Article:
Worship, Ceremonies & Institutions

Describe the Sikh Gurdwara

A Sikh place of worship is called a ‘Gurdwara’, which is open to visitors, irrespective of their colour, faith, gender or background. The common translation of the term as temple is not satisfactory, as Sikhism possesses no sacrificial symbolism. Sikhs have neither idols nor altars in their holy places. They have no sacraments and no priestly order. A Gurdwara is marked by a tall flag-pole – Nishan Sahib – covered with cloth and with a yellow flag bearing the Sikh Insignia that is situated outside the Gurdwara.

The essential feature of a Gurdwara is the presiding presence in it of the Sikh Sacred Scripture, Sri Guru Granth Sahib Ji, the living Guru of the Sikhs and a free-community kitchen. Gurdwara literally means door (home) of the Guru. Guru Granth Sahib Ji is kept in a central place on a raised platform and under a canopy. A Sikh volunteer sits behind holding a “Chaur Sahib” (made from horse hair attached to a wooden or steel handle), which he or she waves from time to time in token of respect for “The Word of God” contained in the Sacred Scripture. The congregation sit on a carpet, men on one side and women on the other. They listen to the religious prayers, discourse and explanation of the sacred hymns, singing of the sacred hymns by musicians or lectures delivered by knowledgeable preachers.

Historical Background
Guru Nanak started the first Sikh assembly at Kartarpur in 1521. This was the beginning of a religious congregation called Dharamsala (place or seat of religion). In the mornings and the evenings the followers of Guru Nanak formed a Sangat (congregation) and hymns were sung by the Guru and Bhai Mardana Ji often in chorus with all present. Later on, such sessions were held in the homes of the Guru’s followers. The second Guru, Guru Angad, added another activity to the routine of work by teaching Panjabi in the Gurmukhi script. This was called the Paatthsala. Here children gathered, to learn the script of the Guru’s hymns. Guru Amardas, the third Guru, extended the free kitchen. The Fourth Guru established an ideal centre for work at Amritsar, while the Fifth Guru built the Harminder Sahib later (known as the “Golden Temple”). Almost all the Gurus set up centres wherever they went or whenever they acquired a group of followers. These centers were called Gurdwaras. The most important Sikh centers that hold seats of authority are the Sri Akaal Takhat Amritsar, Kesgarh Sahib at Anandpur, Patna Sahib, Hazoor Sahib at Nander and Damdama Sahib at Sabo Ki Talwandi.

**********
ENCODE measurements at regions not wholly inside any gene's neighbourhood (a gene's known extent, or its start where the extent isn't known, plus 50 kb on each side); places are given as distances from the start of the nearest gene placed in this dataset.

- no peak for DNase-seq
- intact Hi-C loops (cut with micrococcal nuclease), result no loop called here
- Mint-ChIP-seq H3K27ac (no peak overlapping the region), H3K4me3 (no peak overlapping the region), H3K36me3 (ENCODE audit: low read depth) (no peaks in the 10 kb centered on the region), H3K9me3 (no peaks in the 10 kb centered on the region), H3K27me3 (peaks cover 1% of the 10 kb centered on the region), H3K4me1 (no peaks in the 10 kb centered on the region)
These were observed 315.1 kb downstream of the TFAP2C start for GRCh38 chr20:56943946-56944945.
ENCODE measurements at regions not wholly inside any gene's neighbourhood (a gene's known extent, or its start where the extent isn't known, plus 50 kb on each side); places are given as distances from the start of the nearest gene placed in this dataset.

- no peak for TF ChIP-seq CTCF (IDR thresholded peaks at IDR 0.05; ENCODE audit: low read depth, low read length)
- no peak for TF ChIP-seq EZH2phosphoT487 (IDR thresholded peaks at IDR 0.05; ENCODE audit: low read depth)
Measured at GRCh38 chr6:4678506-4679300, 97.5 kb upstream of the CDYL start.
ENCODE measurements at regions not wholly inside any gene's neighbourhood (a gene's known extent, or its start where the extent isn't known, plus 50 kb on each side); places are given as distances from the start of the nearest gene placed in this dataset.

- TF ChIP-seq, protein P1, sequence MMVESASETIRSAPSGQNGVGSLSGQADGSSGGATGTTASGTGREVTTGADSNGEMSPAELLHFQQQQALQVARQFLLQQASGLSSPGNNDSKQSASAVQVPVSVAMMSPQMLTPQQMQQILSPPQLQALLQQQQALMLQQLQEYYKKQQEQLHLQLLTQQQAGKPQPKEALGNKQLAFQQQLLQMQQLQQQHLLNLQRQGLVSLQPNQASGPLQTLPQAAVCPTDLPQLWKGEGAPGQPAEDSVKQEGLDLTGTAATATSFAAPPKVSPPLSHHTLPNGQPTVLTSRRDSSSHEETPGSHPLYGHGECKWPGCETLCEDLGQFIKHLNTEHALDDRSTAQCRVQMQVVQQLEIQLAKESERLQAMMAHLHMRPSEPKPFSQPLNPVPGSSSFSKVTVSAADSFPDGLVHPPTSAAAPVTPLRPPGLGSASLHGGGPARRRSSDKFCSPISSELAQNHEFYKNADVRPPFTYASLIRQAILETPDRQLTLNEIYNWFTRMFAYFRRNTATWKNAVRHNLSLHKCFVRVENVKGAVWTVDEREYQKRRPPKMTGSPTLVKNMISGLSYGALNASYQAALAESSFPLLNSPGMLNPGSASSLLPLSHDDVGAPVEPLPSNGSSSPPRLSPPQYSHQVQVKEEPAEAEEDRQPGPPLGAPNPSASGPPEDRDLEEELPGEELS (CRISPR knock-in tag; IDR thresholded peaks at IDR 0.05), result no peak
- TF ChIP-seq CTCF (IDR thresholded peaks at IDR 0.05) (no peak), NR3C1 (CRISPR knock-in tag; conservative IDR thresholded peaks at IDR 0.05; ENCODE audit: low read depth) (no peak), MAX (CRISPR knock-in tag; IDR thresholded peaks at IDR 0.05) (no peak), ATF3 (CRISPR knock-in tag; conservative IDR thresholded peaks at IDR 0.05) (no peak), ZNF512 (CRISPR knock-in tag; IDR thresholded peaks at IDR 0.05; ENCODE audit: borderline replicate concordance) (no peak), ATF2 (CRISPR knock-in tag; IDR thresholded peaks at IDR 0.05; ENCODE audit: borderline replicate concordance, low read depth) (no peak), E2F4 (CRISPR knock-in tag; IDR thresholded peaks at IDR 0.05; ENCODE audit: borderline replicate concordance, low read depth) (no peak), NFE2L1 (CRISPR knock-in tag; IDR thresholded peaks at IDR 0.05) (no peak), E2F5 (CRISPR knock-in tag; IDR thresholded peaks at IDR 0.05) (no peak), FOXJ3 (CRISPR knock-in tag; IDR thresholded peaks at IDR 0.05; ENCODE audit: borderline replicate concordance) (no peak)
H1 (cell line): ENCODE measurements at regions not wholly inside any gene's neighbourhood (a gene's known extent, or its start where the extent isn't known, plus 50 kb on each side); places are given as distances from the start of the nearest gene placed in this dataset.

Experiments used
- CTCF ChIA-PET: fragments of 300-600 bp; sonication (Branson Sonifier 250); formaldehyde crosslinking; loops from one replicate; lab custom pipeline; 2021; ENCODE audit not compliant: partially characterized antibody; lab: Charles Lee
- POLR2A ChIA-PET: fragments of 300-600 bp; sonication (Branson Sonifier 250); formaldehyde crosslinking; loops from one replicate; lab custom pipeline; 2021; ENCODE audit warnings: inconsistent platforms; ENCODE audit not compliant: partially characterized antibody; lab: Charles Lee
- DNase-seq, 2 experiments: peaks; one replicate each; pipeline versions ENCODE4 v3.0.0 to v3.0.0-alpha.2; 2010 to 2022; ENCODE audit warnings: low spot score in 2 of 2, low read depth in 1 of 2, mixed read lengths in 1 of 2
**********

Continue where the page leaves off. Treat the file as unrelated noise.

Main Functions & Activities
The main function of the Gurdwara is to provide Sikhs with a meeting-place for congregational worship through ‘Keertan’, the collective singing of God’s praise through the Shabads (Sacred Hymns) in Sri Guru Granth Sahib Ji, and seeking support and guidance from the Guru. The Gurdwara also serves as a community centre, a school, a guest house for pilgrims, and a base for local charitable activities. Since the Sikh faith does not have an ordained clergy, public worship can be lead by any competent initiated male or female Sikh.

An essential part of any Gurdwara is the ‘Langar’ (free kitchen). The Guru designed an institution in which all people would sit on the floor together, as equals, to eat the same simple food. It is here that all people high or low, rich or poor, male or female, all sit together to share and enjoy the food together, expressing the ideals of equality, sharing, and the oneness of humanity.

The Gurdwara is also used for performing the birth, marriage and death ceremonies of Sikhs. Sikh festivals like Diwali (Bandi Chhor Diwas), Vaisakhi and Gurpurbs are celebrated in all Gurdwaras. Then the sessions are long and well attended. Special lectures are arranged to explain to the audience the significance of each occasion or historical event. Some big Gurdwaras have a library and reading room, a Sikh Museum and school. Welfare projects like widow-homes, orphanages, dispensaries or clinics are run by many historical Gurdwaras in India. A Gurdwara is managed by a committee elected from the congregation, according to its registered Constitution.